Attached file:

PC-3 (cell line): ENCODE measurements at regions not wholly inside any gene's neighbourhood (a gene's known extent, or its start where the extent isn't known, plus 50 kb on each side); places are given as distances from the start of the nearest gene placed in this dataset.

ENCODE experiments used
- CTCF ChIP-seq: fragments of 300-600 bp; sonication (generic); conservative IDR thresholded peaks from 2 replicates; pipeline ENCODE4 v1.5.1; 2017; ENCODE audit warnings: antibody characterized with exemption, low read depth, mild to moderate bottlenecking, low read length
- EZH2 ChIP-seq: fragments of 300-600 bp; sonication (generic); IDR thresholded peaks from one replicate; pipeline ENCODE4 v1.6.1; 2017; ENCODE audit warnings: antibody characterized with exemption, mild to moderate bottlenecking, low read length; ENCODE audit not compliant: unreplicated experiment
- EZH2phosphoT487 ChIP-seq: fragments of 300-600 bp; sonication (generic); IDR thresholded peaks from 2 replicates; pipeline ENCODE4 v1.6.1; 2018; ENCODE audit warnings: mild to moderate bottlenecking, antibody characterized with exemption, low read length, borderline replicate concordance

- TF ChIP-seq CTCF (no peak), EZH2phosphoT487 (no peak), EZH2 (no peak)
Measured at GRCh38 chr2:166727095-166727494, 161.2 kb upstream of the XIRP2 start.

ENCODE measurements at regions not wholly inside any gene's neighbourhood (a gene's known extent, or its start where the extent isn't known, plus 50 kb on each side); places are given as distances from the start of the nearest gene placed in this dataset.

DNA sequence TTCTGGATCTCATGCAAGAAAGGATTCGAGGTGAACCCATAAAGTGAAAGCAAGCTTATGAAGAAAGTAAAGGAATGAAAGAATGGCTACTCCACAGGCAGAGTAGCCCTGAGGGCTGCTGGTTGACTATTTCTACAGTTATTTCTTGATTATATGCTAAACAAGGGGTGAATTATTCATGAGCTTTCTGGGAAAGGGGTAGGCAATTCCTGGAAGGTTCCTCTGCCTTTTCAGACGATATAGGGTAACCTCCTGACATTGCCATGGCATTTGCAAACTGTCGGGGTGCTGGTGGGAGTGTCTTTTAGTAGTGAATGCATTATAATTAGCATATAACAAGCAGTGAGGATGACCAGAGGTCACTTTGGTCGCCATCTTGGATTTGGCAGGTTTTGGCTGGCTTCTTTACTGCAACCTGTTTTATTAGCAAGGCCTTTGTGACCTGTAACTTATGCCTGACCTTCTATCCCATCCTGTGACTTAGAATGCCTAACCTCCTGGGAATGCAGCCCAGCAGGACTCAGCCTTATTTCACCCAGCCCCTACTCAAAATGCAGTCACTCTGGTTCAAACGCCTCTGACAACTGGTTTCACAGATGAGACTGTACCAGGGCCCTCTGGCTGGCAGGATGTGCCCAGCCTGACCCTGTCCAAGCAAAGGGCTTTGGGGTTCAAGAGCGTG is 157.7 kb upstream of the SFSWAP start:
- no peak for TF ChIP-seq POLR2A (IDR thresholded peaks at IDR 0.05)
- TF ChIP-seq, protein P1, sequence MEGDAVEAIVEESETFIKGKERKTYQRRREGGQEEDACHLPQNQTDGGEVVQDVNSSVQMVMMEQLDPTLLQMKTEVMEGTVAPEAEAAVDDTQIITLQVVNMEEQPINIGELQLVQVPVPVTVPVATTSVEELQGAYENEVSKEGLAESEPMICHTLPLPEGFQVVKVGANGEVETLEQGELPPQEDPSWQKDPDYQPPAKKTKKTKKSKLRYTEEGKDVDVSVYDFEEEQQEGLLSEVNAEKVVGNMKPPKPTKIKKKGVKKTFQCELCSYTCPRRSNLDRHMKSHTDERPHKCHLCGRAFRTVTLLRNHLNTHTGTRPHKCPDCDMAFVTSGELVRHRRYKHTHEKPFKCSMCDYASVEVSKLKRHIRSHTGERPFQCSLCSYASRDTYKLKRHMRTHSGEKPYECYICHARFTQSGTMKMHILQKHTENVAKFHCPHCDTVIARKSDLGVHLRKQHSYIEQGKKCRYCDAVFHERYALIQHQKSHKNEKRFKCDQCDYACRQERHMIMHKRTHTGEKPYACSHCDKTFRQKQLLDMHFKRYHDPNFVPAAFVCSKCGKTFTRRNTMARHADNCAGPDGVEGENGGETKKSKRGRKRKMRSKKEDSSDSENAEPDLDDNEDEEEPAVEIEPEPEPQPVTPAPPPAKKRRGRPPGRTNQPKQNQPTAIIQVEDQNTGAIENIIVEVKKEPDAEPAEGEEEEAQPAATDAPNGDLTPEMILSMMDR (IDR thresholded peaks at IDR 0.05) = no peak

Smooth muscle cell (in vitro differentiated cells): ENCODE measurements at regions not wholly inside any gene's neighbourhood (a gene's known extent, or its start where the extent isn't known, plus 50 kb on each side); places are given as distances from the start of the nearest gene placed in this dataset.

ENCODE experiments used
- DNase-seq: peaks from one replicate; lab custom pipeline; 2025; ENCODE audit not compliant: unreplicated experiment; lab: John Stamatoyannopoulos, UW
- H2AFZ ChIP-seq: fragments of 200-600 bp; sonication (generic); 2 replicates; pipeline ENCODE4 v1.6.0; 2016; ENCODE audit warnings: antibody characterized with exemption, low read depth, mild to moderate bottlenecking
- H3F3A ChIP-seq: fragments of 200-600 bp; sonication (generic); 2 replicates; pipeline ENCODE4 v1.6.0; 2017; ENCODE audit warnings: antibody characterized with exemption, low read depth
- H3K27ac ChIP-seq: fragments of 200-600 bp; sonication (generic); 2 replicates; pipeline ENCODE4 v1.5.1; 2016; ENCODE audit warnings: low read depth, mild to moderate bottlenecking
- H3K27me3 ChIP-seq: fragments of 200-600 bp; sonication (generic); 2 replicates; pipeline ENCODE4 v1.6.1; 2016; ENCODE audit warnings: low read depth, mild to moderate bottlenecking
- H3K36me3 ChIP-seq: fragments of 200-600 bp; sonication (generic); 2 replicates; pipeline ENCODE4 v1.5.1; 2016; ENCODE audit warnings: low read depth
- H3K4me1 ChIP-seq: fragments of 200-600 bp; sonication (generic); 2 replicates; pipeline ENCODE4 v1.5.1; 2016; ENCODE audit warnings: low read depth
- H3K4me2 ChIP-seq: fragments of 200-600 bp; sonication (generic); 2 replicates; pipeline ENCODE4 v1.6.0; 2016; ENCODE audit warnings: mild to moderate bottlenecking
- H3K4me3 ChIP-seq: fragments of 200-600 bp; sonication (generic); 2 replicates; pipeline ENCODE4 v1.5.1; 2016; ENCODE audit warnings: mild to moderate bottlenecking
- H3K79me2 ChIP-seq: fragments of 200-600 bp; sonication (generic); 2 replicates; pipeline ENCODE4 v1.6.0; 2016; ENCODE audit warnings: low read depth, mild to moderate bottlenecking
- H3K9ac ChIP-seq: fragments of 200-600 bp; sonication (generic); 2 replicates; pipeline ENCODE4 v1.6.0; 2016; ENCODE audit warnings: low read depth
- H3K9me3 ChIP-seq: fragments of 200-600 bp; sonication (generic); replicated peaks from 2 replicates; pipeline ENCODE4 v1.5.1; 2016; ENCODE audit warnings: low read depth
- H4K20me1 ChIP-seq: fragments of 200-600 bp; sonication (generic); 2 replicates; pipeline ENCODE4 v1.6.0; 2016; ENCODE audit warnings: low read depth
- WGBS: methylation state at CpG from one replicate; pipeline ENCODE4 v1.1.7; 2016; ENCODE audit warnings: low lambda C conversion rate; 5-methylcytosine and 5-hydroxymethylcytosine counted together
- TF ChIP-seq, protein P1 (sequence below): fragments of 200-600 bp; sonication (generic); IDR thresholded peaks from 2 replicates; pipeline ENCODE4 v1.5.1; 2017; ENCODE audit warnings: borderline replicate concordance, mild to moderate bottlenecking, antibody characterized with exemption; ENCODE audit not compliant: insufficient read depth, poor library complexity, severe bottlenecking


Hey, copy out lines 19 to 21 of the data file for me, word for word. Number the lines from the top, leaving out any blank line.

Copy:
- H3K36me3 ChIP-seq: fragments of 200-600 bp; sonication (generic); 2 replicates; pipeline ENCODE4 v1.5.1; 2016; ENCODE audit warnings: low read depth
- H3K4me1 ChIP-seq: fragments of 200-600 bp; sonication (generic); 2 replicates; pipeline ENCODE4 v1.5.1; 2016; ENCODE audit warnings: low read depth
- H3K4me2 ChIP-seq: fragments of 200-600 bp; sonication (generic); 2 replicates; pipeline ENCODE4 v1.6.0; 2016; ENCODE audit warnings: mild to moderate bottlenecking